More Americans are living together before marriage, study finds

The number of couples who live together before marriage continues to rise, according to a new report from the Centers for Disease Control and Prevention.
(Jennifer S. Altman / For The Times)

Americans are increasingly saying “I do” to living together before marriage, according to a new report from the Centers for Disease Control and Prevention. In fact, cohabitation is now more common among younger women than living with a spouse or living alone.

The report, released Thursday, is based on data from the CDC’s National Survey of Family Growth. More than 12,000 women between the ages of 15 and 44 took part in the survey between 2006 and 2010. (So did more than 10,000 men, but the new study focuses on the women.)


Among the women, 48% told interviewers that they were living with their significant other but were not married to them. In 1995, only 35% of women were cohabiting with their partners, according to a previous edition of the survey.

On the flip side, fewer couples are now waiting until they’re married to move in together. Only 23% of the women who answered the survey between 2006 and 2010 said they got married first, down from 39% in 1995. (The proportion of women who were not living with a boyfriend or husband has held steady in the 27%-to-29% range during this time.)

Couples aren’t only cohabiting more often than in the past, they’re doing it much longer, the study found. The women in the most recent survey averaged 22 months for their first stint at living together (after which they either got married or broke up). Back in 1995, the average length of cohabitation was 13 months, the researchers reported.

For 40% of the women surveyed between 2006 and 2010, these live-in relationships led to marriages, according to the study. That conversion rate was higher for white women (44%), for Latinas who came to the U.S. from other countries (42%), and for women with a college degree (53%). But not everyone made it to the altar within three years of moving in together -- 32% of couples were still cohabiting, and 27% of couples split up.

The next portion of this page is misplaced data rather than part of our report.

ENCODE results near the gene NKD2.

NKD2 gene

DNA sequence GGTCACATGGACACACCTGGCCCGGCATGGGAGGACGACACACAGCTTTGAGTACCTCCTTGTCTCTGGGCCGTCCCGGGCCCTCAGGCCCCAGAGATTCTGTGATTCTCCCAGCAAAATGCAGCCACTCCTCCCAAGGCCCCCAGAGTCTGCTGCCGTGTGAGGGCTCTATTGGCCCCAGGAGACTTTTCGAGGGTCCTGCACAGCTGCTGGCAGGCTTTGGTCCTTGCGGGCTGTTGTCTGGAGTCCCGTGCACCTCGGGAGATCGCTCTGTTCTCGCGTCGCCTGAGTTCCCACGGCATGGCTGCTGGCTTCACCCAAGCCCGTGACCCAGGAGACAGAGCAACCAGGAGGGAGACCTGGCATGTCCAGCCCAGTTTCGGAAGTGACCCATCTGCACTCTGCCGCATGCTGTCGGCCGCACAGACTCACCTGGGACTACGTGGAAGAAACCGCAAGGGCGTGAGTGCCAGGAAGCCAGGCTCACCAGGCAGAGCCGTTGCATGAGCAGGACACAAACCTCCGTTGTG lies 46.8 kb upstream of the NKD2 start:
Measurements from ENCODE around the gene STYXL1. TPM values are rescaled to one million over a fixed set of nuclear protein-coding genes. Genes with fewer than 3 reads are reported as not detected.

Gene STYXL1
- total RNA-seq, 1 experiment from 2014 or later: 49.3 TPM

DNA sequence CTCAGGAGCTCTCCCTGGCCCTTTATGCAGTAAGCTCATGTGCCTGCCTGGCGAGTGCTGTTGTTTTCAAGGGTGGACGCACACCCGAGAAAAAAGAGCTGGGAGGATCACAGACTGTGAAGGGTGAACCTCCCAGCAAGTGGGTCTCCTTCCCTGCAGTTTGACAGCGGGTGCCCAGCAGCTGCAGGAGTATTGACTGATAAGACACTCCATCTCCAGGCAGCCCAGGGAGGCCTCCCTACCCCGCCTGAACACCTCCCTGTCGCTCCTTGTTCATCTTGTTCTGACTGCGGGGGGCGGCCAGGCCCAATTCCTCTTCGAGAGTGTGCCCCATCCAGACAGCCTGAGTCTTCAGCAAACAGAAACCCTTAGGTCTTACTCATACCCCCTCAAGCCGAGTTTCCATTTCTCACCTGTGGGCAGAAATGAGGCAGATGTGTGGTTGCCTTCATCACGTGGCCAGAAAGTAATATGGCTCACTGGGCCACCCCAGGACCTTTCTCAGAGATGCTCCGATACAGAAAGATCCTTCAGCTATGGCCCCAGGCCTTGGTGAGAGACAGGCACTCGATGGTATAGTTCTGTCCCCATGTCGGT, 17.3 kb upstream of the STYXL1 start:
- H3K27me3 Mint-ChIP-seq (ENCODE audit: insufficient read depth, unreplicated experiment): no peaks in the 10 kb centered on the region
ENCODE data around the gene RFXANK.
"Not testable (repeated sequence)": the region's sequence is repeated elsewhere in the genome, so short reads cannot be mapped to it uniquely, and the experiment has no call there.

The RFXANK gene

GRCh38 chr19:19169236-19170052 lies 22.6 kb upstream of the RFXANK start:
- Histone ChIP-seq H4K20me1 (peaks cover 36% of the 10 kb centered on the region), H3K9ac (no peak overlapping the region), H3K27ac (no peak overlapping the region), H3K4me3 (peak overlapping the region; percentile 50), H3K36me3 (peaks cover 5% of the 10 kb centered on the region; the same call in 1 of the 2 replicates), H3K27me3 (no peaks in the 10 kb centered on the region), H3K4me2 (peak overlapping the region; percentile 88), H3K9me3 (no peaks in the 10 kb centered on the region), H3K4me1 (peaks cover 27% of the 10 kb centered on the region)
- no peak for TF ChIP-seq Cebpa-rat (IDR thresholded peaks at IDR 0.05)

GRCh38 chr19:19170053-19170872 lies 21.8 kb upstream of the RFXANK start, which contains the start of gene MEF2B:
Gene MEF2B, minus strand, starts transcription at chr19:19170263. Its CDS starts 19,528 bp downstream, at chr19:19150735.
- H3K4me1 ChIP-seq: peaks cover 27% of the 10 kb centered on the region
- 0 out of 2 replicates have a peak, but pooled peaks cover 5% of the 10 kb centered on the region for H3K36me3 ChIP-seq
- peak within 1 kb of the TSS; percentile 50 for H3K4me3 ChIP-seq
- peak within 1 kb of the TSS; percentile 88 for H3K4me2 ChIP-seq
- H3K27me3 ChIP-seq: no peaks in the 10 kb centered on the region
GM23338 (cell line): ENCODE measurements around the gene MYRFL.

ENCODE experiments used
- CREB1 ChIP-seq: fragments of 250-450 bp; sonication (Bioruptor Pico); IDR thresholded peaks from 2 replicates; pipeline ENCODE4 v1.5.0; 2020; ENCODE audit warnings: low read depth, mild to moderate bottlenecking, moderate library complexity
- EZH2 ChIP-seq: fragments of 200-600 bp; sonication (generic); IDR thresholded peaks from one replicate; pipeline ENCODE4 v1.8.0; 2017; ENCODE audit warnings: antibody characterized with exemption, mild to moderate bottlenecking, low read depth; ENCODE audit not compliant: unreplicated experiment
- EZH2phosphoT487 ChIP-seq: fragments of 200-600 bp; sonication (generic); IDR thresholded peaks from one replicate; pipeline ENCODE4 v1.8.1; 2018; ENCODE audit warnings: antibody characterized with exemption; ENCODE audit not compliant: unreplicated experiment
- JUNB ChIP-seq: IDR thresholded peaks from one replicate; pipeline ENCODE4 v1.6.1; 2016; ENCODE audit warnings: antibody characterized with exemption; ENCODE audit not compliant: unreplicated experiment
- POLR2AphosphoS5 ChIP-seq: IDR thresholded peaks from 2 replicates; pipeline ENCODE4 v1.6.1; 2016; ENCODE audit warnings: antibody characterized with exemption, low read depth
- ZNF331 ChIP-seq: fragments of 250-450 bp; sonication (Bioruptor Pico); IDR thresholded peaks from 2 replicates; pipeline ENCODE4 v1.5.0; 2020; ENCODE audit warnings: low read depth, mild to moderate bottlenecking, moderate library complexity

The cohabitation trend was pretty widespread, but some women were more likely to give it a try than others. Women who dropped out of high school were most likely to move in with a boyfriend -- 70% said they had done so, the study found. So did 65% of Latinas born in the U.S. and 57% of white women.

In fact, living together has become more common since 1995 for all ethnic and racial groups except Asians, the researchers reported.

The older women got, the more likely they were to have tried it. A majority (55%) of women said they had lived with a boyfriend by age 25; by the time those women turned 30, a full 74% had cohabited.

Women living with their significant others are also more likely to get pregnant now than in years past, the researchers found. Back in 1995, only 15% of unmarried, cohabiting couples got pregnant; between 2006 and 2010, that figure was 19%.

Among women who moved in with a significant other before they turned 20, 25% became pregnant before they got married. But among women over 30, 8% got pregnant before marriage, the study found. The pregnancy rate for women who didn’t finish high school was 33%, compared with 5% of women who finished college.

Overall, getting pregnant was less likely to lead to marriage than in years past. Between 2006 and 2010, 19% of pregnancies prompted couples to get married. In 1995, 32% of pregnancies led to marriages, the researchers reported.

The results dovetail with a report last month that found Americans were waiting longer than ever to get married for the first time. Researchers from the University fo Virginia’s National Marriage Project and others reported that the average age of first-time brides was 26.5 years and for bridegrooms was 28.7 -- both historic highs.

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